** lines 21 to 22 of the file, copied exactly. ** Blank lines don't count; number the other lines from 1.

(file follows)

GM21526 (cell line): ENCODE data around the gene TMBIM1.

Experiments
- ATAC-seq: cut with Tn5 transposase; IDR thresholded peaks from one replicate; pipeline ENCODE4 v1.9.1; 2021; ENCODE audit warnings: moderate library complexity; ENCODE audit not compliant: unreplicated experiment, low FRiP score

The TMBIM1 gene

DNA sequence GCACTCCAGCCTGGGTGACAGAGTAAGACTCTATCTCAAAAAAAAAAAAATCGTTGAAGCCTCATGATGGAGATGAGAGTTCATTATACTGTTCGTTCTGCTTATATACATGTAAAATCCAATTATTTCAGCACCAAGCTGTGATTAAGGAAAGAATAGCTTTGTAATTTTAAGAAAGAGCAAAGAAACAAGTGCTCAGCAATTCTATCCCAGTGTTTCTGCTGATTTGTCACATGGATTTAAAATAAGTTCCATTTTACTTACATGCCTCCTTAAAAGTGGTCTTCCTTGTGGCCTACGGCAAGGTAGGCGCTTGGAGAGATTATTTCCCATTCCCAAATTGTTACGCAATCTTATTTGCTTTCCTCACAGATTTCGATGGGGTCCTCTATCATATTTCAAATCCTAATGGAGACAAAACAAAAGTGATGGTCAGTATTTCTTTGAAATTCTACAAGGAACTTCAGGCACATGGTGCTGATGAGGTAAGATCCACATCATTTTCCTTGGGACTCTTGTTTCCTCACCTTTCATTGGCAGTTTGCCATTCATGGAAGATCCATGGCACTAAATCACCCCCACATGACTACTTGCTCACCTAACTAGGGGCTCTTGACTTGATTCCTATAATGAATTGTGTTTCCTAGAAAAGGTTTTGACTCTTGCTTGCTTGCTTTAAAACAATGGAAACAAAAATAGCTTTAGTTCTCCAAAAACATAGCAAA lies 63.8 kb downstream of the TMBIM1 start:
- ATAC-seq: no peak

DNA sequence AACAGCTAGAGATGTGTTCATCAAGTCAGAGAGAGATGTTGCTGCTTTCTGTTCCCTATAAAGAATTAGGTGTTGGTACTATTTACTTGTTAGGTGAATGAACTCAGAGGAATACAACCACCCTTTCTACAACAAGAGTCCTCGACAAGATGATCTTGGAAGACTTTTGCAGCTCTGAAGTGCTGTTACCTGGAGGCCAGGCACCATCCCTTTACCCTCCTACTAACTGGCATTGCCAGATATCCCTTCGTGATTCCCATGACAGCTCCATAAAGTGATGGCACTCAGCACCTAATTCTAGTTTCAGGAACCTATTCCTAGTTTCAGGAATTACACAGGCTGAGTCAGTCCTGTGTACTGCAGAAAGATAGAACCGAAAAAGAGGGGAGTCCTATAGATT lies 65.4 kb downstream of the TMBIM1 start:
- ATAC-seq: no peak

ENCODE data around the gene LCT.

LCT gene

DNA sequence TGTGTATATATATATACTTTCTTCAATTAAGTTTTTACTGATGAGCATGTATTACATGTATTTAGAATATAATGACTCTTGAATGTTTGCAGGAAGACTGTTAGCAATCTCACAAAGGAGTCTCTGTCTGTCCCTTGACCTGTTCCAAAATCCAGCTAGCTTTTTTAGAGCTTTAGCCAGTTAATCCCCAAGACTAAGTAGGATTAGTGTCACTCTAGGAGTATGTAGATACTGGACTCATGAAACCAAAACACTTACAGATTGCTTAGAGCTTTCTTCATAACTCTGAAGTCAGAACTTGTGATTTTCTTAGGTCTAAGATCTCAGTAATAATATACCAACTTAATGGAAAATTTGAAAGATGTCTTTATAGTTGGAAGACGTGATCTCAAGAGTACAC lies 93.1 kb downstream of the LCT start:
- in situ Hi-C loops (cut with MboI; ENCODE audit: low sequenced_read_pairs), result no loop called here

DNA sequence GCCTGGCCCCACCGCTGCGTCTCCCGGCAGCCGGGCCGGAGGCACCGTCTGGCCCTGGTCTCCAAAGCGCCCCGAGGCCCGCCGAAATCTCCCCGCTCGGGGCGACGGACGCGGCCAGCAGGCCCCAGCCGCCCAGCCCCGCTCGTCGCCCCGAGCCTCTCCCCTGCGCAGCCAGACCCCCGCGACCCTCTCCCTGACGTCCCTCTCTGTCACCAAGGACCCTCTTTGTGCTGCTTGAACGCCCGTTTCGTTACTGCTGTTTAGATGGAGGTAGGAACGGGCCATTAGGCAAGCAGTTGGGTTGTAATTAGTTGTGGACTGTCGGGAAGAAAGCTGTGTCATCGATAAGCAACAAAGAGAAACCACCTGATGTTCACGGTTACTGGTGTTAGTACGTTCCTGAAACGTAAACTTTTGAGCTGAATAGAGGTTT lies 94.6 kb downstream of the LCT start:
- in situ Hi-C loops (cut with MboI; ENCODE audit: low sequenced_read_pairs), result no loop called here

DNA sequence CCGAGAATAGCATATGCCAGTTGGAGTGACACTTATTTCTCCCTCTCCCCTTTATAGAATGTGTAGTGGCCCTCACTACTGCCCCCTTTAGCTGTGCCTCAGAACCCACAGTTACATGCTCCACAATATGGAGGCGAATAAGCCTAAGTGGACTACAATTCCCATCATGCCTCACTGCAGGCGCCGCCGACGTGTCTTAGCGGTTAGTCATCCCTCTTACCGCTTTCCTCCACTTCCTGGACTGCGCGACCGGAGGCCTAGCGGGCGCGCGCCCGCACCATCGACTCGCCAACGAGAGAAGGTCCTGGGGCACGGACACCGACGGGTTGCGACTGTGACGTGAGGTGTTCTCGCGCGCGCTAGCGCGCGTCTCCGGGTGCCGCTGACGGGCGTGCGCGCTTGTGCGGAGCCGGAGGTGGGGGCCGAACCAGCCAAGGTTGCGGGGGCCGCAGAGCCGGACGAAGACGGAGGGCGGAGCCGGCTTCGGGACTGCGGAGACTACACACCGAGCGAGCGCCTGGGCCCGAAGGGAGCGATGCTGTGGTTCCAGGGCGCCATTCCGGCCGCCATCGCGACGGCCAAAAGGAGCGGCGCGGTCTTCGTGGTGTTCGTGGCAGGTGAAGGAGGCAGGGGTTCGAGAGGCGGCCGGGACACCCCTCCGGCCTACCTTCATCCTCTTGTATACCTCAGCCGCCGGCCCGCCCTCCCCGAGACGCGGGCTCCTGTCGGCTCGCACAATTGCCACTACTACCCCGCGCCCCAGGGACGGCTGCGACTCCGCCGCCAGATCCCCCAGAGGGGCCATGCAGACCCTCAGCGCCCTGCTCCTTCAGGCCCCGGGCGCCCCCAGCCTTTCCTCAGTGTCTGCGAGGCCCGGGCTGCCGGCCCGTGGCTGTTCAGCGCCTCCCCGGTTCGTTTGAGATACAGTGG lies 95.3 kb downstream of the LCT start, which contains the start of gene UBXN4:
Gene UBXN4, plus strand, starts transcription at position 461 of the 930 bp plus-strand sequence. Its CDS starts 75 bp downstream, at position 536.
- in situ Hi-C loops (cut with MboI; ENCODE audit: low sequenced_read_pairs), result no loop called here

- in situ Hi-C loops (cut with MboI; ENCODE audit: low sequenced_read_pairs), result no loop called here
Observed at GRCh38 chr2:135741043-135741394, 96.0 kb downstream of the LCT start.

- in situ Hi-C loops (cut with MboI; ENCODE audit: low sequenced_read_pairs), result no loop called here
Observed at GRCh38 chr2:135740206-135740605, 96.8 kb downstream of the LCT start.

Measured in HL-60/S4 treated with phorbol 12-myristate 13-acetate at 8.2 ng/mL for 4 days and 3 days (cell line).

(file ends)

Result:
Observed at GRCh38 chr2:135740206-135740605, 96.8 kb downstream of the LCT start.

Measured in HL-60/S4 treated with phorbol 12-myristate 13-acetate at 8.2 ng/mL for 4 days and 3 days (cell line).